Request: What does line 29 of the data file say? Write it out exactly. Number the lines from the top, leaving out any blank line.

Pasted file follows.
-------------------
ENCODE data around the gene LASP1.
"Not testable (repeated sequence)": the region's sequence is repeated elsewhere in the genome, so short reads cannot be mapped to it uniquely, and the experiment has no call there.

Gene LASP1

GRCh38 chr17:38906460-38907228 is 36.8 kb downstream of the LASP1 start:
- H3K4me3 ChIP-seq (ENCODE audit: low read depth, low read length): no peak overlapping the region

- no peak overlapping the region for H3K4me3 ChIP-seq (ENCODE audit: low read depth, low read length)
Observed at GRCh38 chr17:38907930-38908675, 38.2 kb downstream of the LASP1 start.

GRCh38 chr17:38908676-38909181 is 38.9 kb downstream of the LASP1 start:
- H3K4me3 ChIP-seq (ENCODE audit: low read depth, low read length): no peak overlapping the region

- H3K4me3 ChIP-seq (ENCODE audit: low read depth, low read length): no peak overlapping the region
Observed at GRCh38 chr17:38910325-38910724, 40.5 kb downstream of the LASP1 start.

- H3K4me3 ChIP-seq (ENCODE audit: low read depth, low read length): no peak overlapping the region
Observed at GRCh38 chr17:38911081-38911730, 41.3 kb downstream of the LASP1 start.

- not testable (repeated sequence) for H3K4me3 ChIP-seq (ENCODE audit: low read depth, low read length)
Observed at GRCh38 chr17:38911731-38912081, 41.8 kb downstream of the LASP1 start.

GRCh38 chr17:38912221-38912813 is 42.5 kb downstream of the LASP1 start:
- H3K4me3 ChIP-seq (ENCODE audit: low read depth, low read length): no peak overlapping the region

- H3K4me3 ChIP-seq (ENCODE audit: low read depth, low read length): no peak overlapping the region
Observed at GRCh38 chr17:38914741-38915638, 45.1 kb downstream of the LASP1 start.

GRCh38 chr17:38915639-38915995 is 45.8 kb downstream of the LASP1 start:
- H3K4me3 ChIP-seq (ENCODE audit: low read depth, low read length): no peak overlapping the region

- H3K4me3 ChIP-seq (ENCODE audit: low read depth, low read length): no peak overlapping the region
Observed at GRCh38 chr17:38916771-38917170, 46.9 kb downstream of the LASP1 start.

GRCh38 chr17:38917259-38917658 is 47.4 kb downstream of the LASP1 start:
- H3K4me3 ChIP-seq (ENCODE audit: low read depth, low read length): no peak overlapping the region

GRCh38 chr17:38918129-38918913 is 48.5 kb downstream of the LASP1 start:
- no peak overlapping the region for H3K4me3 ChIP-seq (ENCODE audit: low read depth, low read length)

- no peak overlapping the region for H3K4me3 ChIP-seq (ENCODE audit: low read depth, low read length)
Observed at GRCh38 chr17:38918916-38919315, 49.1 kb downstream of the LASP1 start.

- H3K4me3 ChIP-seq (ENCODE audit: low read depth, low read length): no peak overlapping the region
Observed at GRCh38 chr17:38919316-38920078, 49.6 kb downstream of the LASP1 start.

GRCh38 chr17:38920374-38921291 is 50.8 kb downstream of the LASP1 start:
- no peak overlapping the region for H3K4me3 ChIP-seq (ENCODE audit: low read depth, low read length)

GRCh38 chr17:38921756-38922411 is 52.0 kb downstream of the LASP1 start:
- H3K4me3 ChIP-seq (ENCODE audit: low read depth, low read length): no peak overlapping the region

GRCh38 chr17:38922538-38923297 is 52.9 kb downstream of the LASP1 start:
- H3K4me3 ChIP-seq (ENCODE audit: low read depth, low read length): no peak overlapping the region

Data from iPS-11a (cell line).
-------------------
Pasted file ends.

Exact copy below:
Observed at GRCh38 chr17:38918916-38919315, 49.1 kb downstream of the LASP1 start.